There are huge opportunities to build on the aims set in the long-term plan to help maximise the role of the NHS as an anchor in its local communities by leveraging on it as an employer, procurer, purchaser and also a mode of social change. By Sarah Reed and Dominique Allwood

If you read all the way to the very last paragraph of the NHS long-term plan, you will see a commitment from NHS England to work with the Health Foundation in developing the role of local NHS organisations as “anchor institutions”.

This is a welcome shift in thinking about the role of the NHS. Though the NHS is fundamentally a healthcare system, the influence it has over people’s health and wellbeing extends beyond the treatment it provides.

Anchor institutions are organisations such as universities and hospitals that are rooted in their local communities and have vast economic, social, human and institutional resources that can be leveraged to the benefit of local people.

The NHS acts as an anchor institution in its role as a large employer purchaser, and capital asset and investment holder, with considerable resources that can be channelled to boost the prospects of local economies and help them flourish.

While it’s true that many of the factors that impact health, such as education, housing and good employment, sit outside the control of the health system, the NHS still has important influence over the social, economic and environmental factors that make us healthy.

The opportunity – aligning organisational practices with population health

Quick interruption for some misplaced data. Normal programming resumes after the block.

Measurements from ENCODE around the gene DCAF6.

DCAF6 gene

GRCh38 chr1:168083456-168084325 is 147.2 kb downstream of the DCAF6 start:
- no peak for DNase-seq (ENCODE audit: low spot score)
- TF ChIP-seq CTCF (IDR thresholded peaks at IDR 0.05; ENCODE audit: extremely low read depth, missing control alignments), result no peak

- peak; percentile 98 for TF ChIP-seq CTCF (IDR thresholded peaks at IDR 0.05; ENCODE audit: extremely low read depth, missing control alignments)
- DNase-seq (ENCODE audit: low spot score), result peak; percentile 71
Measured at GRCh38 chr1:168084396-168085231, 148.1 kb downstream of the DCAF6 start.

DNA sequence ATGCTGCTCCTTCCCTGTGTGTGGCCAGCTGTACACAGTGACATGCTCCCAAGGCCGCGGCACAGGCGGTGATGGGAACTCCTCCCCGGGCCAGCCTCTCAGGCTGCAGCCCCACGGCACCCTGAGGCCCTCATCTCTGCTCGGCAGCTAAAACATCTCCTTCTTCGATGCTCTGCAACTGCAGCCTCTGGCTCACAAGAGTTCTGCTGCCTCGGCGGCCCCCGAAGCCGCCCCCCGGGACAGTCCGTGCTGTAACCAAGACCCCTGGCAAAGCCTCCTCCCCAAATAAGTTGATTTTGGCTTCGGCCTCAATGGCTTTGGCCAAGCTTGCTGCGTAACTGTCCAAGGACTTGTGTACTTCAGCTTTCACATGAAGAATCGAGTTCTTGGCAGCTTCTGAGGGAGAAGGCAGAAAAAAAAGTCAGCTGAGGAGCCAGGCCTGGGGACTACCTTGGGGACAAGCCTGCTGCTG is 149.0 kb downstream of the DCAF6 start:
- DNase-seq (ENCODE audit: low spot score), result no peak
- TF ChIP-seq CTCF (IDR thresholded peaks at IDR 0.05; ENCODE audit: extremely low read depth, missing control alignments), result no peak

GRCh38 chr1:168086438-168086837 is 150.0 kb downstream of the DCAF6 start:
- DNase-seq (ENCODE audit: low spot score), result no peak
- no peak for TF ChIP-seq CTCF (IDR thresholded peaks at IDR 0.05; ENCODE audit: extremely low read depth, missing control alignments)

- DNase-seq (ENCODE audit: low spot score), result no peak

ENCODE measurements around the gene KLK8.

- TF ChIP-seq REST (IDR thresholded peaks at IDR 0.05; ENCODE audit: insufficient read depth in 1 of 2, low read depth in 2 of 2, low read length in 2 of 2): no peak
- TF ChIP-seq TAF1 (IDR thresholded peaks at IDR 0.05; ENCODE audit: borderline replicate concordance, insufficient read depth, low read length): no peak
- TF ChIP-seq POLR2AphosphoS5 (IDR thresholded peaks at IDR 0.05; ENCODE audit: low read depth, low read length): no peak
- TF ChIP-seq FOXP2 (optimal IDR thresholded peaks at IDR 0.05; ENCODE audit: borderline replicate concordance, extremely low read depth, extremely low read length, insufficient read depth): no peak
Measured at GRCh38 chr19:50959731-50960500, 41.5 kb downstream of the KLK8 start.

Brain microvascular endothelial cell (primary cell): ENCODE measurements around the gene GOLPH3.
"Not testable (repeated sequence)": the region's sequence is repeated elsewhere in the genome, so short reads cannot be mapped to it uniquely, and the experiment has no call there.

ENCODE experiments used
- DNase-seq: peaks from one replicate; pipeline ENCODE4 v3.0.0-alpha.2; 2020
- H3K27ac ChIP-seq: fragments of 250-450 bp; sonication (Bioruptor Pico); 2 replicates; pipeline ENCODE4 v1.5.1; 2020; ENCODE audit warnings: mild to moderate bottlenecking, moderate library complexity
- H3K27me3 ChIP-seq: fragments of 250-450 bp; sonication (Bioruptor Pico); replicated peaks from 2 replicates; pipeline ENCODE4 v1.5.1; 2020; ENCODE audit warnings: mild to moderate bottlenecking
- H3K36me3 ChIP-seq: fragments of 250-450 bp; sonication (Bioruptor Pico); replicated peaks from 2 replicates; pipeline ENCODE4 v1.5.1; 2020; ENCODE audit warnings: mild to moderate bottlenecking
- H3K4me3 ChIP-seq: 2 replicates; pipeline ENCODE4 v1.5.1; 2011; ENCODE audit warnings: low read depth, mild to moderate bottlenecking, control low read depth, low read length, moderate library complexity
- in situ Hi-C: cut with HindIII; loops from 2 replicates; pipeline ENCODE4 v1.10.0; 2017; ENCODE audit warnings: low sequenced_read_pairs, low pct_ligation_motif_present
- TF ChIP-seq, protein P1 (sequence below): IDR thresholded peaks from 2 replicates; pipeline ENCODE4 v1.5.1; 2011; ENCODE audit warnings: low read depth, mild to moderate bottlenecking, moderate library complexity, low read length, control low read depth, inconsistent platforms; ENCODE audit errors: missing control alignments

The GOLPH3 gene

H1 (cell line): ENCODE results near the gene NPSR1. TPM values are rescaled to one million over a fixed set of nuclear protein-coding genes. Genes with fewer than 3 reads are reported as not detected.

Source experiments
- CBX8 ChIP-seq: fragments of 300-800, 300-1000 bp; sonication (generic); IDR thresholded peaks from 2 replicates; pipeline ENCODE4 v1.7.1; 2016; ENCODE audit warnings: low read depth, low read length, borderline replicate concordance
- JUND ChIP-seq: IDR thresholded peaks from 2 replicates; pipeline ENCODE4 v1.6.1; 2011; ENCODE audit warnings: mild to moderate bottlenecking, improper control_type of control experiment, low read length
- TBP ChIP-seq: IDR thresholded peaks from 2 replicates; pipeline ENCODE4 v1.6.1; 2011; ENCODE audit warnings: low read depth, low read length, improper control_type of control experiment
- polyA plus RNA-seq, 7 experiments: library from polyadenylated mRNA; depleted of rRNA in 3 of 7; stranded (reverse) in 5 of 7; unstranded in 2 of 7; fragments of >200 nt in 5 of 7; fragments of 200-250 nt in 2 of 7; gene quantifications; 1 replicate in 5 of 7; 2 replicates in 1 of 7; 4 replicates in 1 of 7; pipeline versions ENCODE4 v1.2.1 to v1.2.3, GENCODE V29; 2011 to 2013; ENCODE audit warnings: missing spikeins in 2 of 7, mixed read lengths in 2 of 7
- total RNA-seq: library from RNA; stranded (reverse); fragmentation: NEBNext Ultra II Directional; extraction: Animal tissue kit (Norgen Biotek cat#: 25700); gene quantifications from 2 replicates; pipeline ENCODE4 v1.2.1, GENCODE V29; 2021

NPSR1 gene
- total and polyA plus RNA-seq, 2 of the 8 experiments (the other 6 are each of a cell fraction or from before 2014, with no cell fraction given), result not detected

As the largest employer in England – employing nearly 1.3 million people – 7.5 per cent of the total workforce – the NHS has a role to play in creating job opportunities, particularly in areas of high deprivation. Given the established links between employment and good health, increasing the amount of hiring an NHS organisation does locally may support greater local economic opportunity and wellbeing of communities.

The NHS is short of 100,000 staff, so recruiting and retaining staff is one of the most significant priorities for managers. Establishing new pathways into employment will be key. Some trusts such as Bart’s Health and Leeds Teaching Hospitals are offering pre-employment support, apprenticeships and training programmes for local people who are unemployed and furthest from the career ladder.

The NHS can also contribute to broader social value in the way it utilises its land, real estate, capital assets and investments to support community health and wellbeing

The NHS’s influence as an employer comes not only from the number of jobs it creates, but the quality of work it can offer. The NHS often provides more stable employment and higher wages on average compared to other employers, particularly in more deprived areas. For example, an analysis of the impact of economic spending in the Black Country found that NHS staff earn 26 per cent more (including pension) than the average worker in the region.

It is also the case, however, that in 2017, 38 per cent of NHS staff reported feeling unwell due to work-related stress in the previous year, signalling that there is far more to do to ensure that the NHS supports the mental health and wellbeing for all who work in it. The plan’s commitment to building mental health support for NHS staff and expanding efforts to promote staff health and wellbeing is critical.